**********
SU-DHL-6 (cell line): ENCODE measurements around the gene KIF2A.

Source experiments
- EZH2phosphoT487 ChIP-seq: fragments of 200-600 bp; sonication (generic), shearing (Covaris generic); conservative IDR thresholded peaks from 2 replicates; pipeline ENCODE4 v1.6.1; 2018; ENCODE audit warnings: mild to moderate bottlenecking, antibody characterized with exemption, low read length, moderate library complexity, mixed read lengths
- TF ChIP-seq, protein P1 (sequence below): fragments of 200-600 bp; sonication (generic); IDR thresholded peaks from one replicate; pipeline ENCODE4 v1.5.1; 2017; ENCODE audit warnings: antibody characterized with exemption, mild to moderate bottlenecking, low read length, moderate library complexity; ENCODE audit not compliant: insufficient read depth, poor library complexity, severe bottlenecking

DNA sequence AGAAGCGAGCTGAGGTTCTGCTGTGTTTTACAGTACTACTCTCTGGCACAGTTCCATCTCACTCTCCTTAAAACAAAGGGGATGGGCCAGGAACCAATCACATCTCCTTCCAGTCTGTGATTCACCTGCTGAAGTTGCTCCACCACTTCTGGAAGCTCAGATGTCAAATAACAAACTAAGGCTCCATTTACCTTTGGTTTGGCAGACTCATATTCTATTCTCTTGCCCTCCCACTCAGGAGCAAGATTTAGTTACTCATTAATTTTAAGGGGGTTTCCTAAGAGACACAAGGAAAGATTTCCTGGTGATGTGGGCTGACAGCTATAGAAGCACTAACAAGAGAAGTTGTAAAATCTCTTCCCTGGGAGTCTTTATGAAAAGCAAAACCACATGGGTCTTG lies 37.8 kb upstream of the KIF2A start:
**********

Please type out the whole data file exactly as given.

SU-DHL-6 (cell line): ENCODE measurements around the gene KIF2A.

Source experiments
- EZH2phosphoT487 ChIP-seq: fragments of 200-600 bp; sonication (generic), shearing (Covaris generic); conservative IDR thresholded peaks from 2 replicates; pipeline ENCODE4 v1.6.1; 2018; ENCODE audit warnings: mild to moderate bottlenecking, antibody characterized with exemption, low read length, moderate library complexity, mixed read lengths
- TF ChIP-seq, protein P1 (sequence below): fragments of 200-600 bp; sonication (generic); IDR thresholded peaks from one replicate; pipeline ENCODE4 v1.5.1; 2017; ENCODE audit warnings: antibody characterized with exemption, mild to moderate bottlenecking, low read length, moderate library complexity; ENCODE audit not compliant: insufficient read depth, poor library complexity, severe bottlenecking

DNA sequence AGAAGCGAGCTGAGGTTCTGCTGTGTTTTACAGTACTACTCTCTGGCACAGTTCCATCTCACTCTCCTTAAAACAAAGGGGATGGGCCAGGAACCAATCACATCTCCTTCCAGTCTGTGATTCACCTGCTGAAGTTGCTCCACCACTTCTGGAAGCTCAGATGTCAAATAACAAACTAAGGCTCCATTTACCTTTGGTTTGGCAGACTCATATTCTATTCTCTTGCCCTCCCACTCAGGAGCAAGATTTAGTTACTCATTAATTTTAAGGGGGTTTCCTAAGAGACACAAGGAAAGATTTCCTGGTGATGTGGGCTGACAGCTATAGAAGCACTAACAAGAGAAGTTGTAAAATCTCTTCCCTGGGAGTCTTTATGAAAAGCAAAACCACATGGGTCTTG lies 37.8 kb upstream of the KIF2A start: